Bob Offereins: Technology, and its power to empower.

How emerging technology is empowering people in new ways.
March 20, 2019

In 2007, Bob Offereins started losing his sight as his retinal cells began to degenerate. It was a hereditary disease and not something he was expecting or had planned for. He was only 23 at the time.

90% of all information transmitted to and processed by our brain is visual information. This includes texts, images, faces, objects and practically every other thing that you are currently seeing. Close your eyes for just a moment, and imagine all the things you did in your day upto this point. And now imagine how would you have done them all with your eyes closed. If you had to shop in supermarket, catch a train, cook a meal or get a coffee with friend, without sight. And that is what it comes down to. Losing vision is losing access to 90% of all information that you otherwise have access to. When you lose access to information, you lose independence.

Header Image showing a view of a street but blocked with a brush stroke.

As soul-crushing as that experience was, he decided to not let it dictate how he lives. He fuelled his dreams with determination and used technology as a tool to propel him forward. The technology at the time was relatively primitive, but useful. He mainly depended on magnifiers and monoculars to read and see things he could not. Then came the advent of camera phones, which allowed him to take pictures of things on the go and zoom into them to see details. Slowly, the phones started getting smarter and that’s when things started to get really interesting.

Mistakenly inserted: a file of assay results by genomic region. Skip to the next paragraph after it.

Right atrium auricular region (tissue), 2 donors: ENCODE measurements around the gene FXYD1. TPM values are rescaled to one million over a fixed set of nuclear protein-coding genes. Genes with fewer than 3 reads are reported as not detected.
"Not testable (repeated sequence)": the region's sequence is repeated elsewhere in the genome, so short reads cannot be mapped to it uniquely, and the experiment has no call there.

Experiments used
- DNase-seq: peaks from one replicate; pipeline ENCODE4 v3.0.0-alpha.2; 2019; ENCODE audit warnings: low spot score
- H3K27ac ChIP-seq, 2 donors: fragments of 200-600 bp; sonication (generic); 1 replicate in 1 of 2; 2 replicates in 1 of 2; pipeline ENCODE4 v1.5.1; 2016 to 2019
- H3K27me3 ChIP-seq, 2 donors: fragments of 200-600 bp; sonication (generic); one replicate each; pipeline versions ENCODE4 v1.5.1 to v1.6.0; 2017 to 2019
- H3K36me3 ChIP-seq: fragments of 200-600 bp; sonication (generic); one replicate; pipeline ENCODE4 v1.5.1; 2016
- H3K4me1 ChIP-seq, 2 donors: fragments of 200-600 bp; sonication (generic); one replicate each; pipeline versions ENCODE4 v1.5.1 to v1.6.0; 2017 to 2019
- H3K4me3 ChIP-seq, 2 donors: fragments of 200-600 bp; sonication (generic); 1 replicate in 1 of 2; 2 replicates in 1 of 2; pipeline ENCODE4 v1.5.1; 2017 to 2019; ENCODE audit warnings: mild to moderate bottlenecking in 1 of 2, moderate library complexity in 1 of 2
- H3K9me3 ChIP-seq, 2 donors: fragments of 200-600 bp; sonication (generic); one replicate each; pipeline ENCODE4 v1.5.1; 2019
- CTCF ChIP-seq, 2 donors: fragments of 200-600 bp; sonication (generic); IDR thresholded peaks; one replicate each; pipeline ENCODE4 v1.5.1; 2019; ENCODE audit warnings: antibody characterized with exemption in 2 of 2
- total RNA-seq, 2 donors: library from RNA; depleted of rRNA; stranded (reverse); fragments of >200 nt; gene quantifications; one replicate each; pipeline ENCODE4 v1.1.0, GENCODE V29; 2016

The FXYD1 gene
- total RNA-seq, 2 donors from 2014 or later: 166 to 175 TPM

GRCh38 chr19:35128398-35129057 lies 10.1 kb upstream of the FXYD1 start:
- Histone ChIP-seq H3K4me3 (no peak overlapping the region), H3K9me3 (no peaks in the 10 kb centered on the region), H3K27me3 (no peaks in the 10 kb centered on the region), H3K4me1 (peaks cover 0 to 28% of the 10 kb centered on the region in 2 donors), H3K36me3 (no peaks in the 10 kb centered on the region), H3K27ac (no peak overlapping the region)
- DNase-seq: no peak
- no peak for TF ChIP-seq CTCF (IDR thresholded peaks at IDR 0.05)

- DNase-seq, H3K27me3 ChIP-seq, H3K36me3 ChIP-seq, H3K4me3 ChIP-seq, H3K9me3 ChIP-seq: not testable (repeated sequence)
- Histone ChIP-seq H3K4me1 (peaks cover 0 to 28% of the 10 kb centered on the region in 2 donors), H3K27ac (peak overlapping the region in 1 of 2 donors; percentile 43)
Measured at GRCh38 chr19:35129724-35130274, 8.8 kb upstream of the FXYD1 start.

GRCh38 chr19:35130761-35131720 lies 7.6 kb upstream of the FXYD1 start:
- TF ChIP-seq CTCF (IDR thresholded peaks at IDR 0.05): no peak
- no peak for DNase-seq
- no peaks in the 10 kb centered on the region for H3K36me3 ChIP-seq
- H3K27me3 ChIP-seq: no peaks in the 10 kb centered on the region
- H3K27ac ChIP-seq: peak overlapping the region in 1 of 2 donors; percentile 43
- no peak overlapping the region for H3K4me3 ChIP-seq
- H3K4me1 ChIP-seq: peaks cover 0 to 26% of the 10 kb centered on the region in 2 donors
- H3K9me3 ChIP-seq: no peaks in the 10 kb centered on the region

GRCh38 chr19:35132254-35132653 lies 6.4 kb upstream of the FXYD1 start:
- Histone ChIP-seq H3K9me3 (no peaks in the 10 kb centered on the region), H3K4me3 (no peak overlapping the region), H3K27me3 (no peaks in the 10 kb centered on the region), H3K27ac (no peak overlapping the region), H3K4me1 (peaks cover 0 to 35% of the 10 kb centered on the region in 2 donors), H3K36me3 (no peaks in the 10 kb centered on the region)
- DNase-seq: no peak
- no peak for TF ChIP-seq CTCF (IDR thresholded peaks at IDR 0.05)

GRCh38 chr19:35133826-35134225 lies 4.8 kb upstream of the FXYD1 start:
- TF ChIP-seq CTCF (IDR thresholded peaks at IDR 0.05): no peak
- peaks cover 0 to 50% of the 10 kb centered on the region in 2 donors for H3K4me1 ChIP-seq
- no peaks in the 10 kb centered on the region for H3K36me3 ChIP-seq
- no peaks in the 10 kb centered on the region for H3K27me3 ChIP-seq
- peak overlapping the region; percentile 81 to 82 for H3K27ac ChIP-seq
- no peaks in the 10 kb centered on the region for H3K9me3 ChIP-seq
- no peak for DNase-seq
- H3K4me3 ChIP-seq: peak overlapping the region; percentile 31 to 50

Bob’s old magnifier and monocular on a table with an iPhone.

The technology of the past decade facilitated Bob to be a consumer of information around him, not a creator. He still had a feeling of not contributing enough. He recalls an old Dutch proverb: “achter de geraniums zitten” which translates as “to sit behind the geraniums”. Geraniums are flowers that are typically put in boxes, below the window at the facade of a Dutch house. So if you are behind these geraniums, you are inside the house, not being active. Something Bob just did not want to do or be.

That’s where new age technology comes in, because it provides users the opportunity to move from being a mere consumer to a creator. They are no longer products, but tools. Tools that can give the users control and empower them to be better versions of themselves. As the saying goes, “Give a man a fish, and you feed him for a day. Teach a man to fish, and you feed him for a lifetime”. The technology solutions of today are proving to be a fishing rod in this equation.

Illustration showing transition from product to tool, consumer to creator and fish to fishing rod.

That’s what enticed Bob most about Envision ever since he first heard of it. It provides him with an opportunity to step out of the house and control the way he accesses information. He thinks it’s impractical and unrealistic to expect every piece of visual information out there to be structurally built for visually impaired people. There are only so many braille signboards that one can put up. A tool like Envision, however, flips the perspective on it by giving the visually impaired people the ability to access any kind of visual information that is out there. With Envision Bob can now read everything, from timetables at the train station to the chalkboard at the cafe down the street, without any of them having to make any special accommodations for him.

When world is covered with thorns, it’s better to put on shoes than try covering the whole world in carpet.
A photo of a person looking down at his shoes.
“In the end it’s not about more diversity, but more inclusiveness”, he says, “I do not need special treatment because of my impairment. All I want is a tool and an opportunity to have equal access to information that everyone else has.”